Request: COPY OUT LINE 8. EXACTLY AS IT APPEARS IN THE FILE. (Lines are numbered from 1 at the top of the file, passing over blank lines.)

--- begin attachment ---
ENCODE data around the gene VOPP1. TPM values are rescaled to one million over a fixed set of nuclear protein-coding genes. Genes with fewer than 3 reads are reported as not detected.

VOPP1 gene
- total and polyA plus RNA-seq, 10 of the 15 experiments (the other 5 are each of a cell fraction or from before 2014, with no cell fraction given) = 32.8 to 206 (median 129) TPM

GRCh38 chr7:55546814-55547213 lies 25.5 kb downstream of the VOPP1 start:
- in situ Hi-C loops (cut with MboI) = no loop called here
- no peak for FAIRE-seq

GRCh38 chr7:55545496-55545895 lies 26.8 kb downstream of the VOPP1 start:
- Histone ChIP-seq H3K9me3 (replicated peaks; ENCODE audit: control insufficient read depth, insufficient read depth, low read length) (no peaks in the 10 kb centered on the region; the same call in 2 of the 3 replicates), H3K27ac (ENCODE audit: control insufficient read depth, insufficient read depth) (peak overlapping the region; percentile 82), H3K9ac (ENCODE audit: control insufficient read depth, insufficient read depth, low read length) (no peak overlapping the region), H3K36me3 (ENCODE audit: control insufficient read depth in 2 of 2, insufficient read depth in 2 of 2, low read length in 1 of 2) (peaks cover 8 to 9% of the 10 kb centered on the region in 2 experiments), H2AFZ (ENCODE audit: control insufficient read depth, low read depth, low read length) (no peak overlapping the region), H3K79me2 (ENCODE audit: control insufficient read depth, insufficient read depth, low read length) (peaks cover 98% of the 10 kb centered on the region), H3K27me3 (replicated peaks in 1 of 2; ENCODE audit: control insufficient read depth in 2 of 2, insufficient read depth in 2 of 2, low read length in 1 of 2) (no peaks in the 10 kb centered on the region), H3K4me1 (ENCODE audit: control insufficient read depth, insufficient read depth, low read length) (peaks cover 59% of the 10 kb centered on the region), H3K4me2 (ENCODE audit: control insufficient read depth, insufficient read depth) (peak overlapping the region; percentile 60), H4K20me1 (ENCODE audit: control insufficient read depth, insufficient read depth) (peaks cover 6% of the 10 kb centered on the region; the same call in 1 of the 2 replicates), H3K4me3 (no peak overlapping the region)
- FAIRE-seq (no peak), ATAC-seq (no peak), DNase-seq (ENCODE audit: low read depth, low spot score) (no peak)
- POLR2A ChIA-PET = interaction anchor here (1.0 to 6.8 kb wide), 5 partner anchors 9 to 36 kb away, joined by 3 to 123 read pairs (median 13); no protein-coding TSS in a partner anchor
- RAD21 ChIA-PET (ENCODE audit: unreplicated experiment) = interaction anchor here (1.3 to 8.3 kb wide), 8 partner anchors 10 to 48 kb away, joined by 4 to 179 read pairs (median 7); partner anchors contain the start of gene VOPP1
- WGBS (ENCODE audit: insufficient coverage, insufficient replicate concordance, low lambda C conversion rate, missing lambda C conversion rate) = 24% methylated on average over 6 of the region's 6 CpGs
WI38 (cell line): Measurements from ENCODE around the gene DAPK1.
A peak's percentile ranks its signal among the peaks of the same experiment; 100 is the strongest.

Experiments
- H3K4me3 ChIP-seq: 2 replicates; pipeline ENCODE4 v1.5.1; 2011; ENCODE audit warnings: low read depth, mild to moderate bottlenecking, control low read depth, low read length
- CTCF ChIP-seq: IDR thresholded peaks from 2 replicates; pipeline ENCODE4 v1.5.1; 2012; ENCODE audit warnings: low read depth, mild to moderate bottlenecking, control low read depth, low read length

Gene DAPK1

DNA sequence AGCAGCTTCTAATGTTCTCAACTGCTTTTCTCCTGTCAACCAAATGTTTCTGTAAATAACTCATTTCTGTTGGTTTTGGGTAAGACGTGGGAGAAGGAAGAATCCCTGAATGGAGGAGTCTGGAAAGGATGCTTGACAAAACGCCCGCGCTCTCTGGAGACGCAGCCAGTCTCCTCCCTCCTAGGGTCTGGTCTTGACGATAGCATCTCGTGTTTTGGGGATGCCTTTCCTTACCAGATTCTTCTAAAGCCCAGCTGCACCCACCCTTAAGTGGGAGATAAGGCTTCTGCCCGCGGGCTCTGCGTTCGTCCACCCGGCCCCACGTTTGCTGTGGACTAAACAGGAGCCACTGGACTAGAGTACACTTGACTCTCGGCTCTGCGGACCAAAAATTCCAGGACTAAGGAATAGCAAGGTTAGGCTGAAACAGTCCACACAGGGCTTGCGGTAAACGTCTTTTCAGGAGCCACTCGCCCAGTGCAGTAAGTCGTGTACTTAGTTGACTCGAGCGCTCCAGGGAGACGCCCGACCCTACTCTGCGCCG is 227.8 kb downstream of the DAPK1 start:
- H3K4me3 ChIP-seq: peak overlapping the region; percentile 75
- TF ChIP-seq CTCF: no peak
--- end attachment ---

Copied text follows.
- Histone ChIP-seq H3K9me3 (replicated peaks; ENCODE audit: control insufficient read depth, insufficient read depth, low read length) (no peaks in the 10 kb centered on the region; the same call in 2 of the 3 replicates), H3K27ac (ENCODE audit: control insufficient read depth, insufficient read depth) (peak overlapping the region; percentile 82), H3K9ac (ENCODE audit: control insufficient read depth, insufficient read depth, low read length) (no peak overlapping the region), H3K36me3 (ENCODE audit: control insufficient read depth in 2 of 2, insufficient read depth in 2 of 2, low read length in 1 of 2) (peaks cover 8 to 9% of the 10 kb centered on the region in 2 experiments), H2AFZ (ENCODE audit: control insufficient read depth, low read depth, low read length) (no peak overlapping the region), H3K79me2 (ENCODE audit: control insufficient read depth, insufficient read depth, low read length) (peaks cover 98% of the 10 kb centered on the region), H3K27me3 (replicated peaks in 1 of 2; ENCODE audit: control insufficient read depth in 2 of 2, insufficient read depth in 2 of 2, low read length in 1 of 2) (no peaks in the 10 kb centered on the region), H3K4me1 (ENCODE audit: control insufficient read depth, insufficient read depth, low read length) (peaks cover 59% of the 10 kb centered on the region), H3K4me2 (ENCODE audit: control insufficient read depth, insufficient read depth) (peak overlapping the region; percentile 60), H4K20me1 (ENCODE audit: control insufficient read depth, insufficient read depth) (peaks cover 6% of the 10 kb centered on the region; the same call in 1 of the 2 replicates), H3K4me3 (no peak overlapping the region)